For more than 170 years, the fate of Sir John Franklin and his attempt to establish a sea route through the Northwest Passage, has been wrapped in mystery. But now the Franklin Expedition exhibit at the Canadian Museum of History reveals a wealth of information gleaned from the expedition’s two ships — with the help of a Casio 4K projector.
The HMS Erebus and Terror were located in 2014 and 2016 with the help of the Inuit people.
“’Death in the Ice’ is a fascinating exhibit,” says Jean Couture, AV Specialist at the Museum.
“You get a sense of what these 129 men lived through, how they spent months stuck in the ice, unable to send for help – it really sparks your imagination.”
Along with 63 artifacts from the Franklin expedition, including dishes, tools, naval hardware, letters home and notes left for future searchers, are photos, paintings, ship models and a number of audio and video exhibits, including a huge, strikingly beautiful animated map projected in 4K using a Casio XJ-L8300HN laser projector.
Why the Casio 4K Projector?
Couture says he chose the Casio based on a combination of features, price and performance, plus the Museum’s five-year experience with Casio LED/laser hybrid projectors.
“The quality of the product is very high, and Casio service has been amazing.”
26,000 hours and counting
Couture is responsible for the exhibit technology used by both the Canadian Museum of History and the Canadian War Museum, located directly across the Ottawa River in Ontario.
He has been buying Casio LampFree projectors for both museums since 2013 and now has more than 40 in his inventory.
“We put them in a wide variety of temporary and permanent exhibits,” he explains.
“The image quality is high, they hold up well after thousands of hours of use, and it’s a no-brainer to avoid the cost and hassle of replacement lamps.”
Color consistency is key to ‘Death in the Ice’
Couture also appreciates the color consistency of the LED/laser light source.
“With bulb-based projectors, not only were we constantly cycling through lamps, but you’d look at an image, then turn around and be struck how the same projector, mounted 30 feet away, could give you completely different color.”
The problem, he says, is that the color produced by lamps will shift as they age, and their high heat can also cause degradation of the projector’s image-producing components.
Couture tells a story where, because of an unnoticed problem with a control system, six Casio XJ-M240 projectors were left on 24/7 for about three years.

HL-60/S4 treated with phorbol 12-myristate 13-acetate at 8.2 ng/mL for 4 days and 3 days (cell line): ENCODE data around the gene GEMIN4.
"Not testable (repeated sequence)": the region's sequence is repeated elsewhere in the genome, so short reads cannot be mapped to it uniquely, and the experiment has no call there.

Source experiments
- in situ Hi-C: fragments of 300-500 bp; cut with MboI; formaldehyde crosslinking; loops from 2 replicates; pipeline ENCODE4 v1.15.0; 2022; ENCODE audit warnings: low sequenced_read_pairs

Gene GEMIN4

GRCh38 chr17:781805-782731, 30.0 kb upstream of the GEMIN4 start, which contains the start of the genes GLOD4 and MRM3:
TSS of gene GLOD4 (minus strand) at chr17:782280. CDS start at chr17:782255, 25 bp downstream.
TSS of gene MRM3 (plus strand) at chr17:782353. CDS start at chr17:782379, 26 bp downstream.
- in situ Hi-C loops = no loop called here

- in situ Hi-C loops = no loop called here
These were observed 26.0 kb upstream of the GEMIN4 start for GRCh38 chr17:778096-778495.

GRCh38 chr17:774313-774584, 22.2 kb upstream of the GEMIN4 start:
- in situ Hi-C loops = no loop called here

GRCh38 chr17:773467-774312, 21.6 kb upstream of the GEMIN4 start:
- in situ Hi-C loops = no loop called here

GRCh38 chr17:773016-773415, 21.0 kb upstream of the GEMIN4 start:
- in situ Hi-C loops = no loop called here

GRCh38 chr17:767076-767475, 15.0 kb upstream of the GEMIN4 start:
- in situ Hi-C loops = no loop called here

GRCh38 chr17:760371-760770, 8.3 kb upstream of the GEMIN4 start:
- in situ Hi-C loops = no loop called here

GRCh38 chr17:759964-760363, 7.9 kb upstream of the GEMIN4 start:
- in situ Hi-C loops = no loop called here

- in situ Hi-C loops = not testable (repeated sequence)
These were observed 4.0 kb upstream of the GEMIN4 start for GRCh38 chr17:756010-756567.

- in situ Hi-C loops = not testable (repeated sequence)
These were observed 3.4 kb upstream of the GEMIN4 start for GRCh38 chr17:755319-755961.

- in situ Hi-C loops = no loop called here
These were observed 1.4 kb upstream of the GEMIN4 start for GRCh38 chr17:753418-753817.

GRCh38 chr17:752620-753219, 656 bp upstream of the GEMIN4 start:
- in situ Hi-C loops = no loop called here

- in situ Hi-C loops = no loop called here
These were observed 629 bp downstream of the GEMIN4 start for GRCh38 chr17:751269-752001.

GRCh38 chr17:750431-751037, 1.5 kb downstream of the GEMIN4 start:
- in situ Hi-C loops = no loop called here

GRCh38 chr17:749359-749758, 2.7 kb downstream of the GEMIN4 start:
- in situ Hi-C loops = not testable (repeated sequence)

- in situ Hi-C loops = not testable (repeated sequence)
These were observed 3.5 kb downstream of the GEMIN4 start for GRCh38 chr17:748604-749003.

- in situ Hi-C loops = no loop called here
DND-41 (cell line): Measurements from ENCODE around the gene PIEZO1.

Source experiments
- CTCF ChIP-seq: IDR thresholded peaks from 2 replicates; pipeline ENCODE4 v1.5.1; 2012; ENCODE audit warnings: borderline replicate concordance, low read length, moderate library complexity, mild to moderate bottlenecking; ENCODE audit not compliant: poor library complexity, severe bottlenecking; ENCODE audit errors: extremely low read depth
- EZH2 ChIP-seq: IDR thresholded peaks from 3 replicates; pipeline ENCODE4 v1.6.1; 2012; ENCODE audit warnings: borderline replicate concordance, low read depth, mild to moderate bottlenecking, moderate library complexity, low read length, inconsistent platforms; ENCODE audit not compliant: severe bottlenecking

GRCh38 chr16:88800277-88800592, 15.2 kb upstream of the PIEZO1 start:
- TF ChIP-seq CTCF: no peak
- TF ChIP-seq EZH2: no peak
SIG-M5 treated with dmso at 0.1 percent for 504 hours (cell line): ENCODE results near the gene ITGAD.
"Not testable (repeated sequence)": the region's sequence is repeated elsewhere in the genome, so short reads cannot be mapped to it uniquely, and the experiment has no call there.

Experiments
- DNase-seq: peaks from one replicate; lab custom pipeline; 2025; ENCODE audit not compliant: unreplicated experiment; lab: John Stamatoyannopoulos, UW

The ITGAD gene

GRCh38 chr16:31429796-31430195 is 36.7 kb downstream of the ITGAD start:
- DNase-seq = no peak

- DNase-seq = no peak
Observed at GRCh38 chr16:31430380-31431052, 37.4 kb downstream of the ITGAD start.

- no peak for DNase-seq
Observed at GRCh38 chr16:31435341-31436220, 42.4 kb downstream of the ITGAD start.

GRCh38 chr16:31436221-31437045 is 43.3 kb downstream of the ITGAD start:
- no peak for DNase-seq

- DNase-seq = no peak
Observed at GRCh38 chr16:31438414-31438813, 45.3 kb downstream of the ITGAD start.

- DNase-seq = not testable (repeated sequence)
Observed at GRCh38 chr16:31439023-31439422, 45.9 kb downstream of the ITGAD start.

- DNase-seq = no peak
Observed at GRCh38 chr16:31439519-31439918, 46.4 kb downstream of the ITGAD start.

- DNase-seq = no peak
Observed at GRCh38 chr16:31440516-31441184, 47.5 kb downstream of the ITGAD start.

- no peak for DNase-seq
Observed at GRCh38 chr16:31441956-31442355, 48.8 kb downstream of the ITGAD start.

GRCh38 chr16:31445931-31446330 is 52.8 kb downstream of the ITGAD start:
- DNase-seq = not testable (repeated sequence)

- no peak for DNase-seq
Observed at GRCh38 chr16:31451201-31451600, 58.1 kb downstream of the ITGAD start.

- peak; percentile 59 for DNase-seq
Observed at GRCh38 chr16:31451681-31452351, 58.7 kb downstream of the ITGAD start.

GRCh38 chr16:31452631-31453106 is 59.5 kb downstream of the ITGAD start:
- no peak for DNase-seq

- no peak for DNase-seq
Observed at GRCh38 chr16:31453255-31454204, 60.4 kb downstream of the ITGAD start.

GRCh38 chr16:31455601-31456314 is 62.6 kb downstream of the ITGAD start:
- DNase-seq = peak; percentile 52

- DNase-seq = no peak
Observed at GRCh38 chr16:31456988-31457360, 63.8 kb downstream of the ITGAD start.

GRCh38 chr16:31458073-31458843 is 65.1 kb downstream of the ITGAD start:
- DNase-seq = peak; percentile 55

“We had been wondering if they would really last the 20,000 hours promised, but here we had roughly 26,000 hours with no sign of a problem.”
He notes, too, that he saw no reason to retire the projectors once he discovered the problem. All six are still in inventory.
Casio replaces the outlier
In another case, a projector failed at 21,000 hours, outside the 10,000-hour limit of the warranty, but well within its five-year term. Casio decided to replace it at no charge.
Given these experiences, it only made sense to consider the company again when he needed a high-res option — so a Casio 4K projector was chosen for the “Death in the Ice.”
Presenting The Puzzle of the Franklin Expedition
One of the most intriguing aspects of the Franklin expedition story is the mystery of its ending.
Although the ships were packed with food, the crew felt compelled, after 18 months in the ice, to try a trek to safety. Over the next 32 years, the British Admiralty launched more than 30 expeditions to try to learn their fate, but they found few traces.
“Death in the Ice” includes a detailed, animated map that shows the hoped-for Northwest Passage, the progress of the failed voyage, the rescue attempts and other explorations.
To show it, Couture and his team decided to create a 14’ image using the Casio 4K projector.
“We wanted to show fine detail in a very large format, and we wanted people to be able to walk right up to the map without noticing the pixels,” he explains.
Couture says he first considered another projector costing $56,000, but then discovered the Casio XJ-L8300HN, available for less than a seventh of that price.
He and his team ceiling-mounted it, focusing it onto a wall painted with Screen Goo high-contrast material.
The decision to purchase the Casio, he says, was based less on its cost than its sharpness, color rendition and ability to meet the requirements of the exhibit.
“It’s 5000 lumens, has lens shift, HDBaseT and Crestron compatibility, everything we needed,” he explains.
“There were some others getting into the price range but from manufacturers that we’ve either never used or had problems with in the past.”
Given the museums’ track record with Casio, the choice was obvious.
LED/Laser Hybrid Adds Finishing Touch
In addition to the Casio 4K projector, Couture is using a smaller Slim Series LED/laser hybrid in another part of the exhibit.
His team set it up to project images through the lens of a replica magic lantern. “It’s perfect because of its size,” Couture says.
So far, he adds, both the 4K laser and the LED/laser hybrid have performed flawlessly.
“We did discover that we needed a firmware upgrade for the laser, to work with the latest Crestron controller,” he recalls.
“I was expecting to do the upgrade ourselves, but Casio sent people from their service center in Toronto and just took care of it.
“How many companies would be willing to do that?”
“Death in the Ice” Franklin expedition exhibit runs through September 30, 2018.
If you enjoyed this article and want to receive more valuable industry content like this, click here to sign up for our digital newsletters!